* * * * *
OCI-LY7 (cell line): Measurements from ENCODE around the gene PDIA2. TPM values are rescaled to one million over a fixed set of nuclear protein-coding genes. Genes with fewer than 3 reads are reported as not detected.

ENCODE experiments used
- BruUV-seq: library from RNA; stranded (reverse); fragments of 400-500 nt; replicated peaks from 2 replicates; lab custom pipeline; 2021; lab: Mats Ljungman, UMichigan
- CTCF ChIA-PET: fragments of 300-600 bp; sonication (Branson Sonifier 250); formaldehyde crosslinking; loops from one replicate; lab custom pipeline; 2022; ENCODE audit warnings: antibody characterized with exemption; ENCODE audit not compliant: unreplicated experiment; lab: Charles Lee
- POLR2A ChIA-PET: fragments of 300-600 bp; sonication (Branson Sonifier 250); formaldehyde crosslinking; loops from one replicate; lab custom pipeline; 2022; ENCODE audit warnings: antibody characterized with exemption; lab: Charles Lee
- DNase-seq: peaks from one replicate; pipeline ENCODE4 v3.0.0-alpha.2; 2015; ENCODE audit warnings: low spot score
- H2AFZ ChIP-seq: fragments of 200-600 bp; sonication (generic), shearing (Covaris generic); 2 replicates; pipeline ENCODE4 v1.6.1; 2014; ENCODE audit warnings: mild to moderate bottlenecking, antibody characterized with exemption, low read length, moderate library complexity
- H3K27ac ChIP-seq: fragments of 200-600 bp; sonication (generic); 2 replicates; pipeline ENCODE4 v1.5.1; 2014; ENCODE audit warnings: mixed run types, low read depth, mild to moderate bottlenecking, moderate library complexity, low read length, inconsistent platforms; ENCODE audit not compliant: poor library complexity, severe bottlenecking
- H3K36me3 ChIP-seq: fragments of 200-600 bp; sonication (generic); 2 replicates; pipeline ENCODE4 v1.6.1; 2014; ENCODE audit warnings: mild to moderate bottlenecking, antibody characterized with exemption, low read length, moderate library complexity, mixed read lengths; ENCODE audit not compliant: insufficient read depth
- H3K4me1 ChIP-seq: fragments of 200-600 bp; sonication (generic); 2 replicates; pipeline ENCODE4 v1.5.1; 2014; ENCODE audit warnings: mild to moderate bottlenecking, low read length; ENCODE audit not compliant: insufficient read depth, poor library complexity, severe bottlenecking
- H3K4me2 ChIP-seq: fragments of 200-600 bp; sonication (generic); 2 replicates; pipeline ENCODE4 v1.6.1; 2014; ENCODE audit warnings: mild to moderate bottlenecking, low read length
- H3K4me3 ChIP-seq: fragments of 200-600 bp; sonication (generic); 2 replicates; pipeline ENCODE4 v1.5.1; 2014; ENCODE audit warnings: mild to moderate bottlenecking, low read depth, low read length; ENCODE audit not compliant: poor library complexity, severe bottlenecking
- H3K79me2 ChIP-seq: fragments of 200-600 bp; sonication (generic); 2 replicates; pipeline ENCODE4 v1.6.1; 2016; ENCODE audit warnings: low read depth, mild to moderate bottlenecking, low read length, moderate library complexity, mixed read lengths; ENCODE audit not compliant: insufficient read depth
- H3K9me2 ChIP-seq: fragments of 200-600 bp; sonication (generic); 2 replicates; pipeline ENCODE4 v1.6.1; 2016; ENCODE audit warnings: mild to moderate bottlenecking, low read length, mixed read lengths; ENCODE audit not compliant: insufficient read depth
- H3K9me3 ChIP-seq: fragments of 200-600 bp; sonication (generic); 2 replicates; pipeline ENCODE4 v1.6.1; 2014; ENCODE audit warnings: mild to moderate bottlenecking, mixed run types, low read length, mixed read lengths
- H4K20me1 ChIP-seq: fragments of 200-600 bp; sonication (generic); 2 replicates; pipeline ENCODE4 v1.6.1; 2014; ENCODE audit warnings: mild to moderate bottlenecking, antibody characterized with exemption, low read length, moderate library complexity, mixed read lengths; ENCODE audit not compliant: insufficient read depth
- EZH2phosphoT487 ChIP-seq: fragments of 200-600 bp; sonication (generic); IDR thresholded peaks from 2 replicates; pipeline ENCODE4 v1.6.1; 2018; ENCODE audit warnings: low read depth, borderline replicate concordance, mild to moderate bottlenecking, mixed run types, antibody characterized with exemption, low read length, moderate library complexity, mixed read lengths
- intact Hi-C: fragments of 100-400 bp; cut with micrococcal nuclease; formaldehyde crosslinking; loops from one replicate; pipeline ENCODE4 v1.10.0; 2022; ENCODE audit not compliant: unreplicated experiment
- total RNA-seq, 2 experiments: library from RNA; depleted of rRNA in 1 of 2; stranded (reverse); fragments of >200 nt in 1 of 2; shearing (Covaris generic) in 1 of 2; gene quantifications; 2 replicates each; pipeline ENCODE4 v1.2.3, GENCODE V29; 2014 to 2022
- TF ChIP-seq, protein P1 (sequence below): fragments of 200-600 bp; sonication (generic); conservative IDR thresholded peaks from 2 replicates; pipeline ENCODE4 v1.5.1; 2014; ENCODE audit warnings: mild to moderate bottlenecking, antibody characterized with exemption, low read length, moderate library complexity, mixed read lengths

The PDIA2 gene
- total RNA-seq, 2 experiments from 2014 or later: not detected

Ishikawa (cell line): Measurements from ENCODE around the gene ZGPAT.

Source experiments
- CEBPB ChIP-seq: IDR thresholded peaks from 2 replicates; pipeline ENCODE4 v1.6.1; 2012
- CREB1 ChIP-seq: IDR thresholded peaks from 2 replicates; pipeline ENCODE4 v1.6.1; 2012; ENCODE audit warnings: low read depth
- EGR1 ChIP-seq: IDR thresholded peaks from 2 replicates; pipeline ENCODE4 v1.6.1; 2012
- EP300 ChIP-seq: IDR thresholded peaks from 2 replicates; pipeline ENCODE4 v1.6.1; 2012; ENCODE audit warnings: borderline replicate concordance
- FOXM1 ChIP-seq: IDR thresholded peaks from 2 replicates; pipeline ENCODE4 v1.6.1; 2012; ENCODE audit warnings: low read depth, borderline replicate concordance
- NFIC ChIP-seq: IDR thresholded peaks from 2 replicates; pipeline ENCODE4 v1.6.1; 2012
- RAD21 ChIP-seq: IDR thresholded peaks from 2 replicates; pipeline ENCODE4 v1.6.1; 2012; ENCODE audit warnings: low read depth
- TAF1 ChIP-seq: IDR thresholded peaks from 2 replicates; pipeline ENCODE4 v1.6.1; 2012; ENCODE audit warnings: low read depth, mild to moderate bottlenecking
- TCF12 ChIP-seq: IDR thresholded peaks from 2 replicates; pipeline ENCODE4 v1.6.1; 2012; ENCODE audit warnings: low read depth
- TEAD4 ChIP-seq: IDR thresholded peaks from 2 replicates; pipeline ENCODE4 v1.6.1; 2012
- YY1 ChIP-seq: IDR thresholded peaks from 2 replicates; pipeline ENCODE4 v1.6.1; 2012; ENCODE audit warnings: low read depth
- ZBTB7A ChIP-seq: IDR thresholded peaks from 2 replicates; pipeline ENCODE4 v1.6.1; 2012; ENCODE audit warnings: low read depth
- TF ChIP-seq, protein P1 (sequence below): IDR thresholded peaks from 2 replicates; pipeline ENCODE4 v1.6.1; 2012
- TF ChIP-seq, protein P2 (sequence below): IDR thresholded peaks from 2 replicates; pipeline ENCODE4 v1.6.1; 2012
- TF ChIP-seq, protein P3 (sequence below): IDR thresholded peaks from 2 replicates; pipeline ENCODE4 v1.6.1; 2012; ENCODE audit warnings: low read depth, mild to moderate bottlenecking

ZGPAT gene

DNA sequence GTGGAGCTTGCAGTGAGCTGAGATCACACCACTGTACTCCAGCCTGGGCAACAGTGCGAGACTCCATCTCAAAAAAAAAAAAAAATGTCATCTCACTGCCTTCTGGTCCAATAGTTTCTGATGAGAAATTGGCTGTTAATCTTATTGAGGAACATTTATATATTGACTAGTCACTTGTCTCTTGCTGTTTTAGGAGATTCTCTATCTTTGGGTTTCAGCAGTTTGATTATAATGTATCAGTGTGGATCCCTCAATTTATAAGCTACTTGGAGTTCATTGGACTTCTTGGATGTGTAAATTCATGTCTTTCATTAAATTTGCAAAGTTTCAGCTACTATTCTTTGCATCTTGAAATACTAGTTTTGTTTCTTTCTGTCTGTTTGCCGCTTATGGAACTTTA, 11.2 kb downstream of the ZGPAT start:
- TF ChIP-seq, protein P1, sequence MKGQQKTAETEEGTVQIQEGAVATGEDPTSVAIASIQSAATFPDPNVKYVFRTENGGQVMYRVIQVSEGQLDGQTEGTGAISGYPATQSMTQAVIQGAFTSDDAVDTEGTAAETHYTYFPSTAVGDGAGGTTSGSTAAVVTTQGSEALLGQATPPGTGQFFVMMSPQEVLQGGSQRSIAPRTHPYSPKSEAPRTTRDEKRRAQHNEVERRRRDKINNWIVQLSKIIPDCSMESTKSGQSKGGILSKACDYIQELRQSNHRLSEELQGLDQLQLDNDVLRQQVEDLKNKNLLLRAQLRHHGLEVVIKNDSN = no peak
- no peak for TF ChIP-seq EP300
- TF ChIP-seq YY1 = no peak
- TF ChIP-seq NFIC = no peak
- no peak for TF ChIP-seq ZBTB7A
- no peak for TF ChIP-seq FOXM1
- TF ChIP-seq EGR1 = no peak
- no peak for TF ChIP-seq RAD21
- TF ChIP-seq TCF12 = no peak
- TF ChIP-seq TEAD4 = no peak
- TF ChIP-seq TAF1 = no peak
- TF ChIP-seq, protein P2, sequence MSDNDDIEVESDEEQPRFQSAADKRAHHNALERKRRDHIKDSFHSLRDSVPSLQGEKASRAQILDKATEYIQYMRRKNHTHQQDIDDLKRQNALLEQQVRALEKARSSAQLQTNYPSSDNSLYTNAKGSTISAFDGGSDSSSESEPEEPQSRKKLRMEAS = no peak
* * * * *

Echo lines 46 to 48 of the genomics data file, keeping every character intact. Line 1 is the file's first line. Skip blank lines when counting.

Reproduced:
- no peak for TF ChIP-seq ZBTB7A
- no peak for TF ChIP-seq FOXM1
- TF ChIP-seq EGR1 = no peak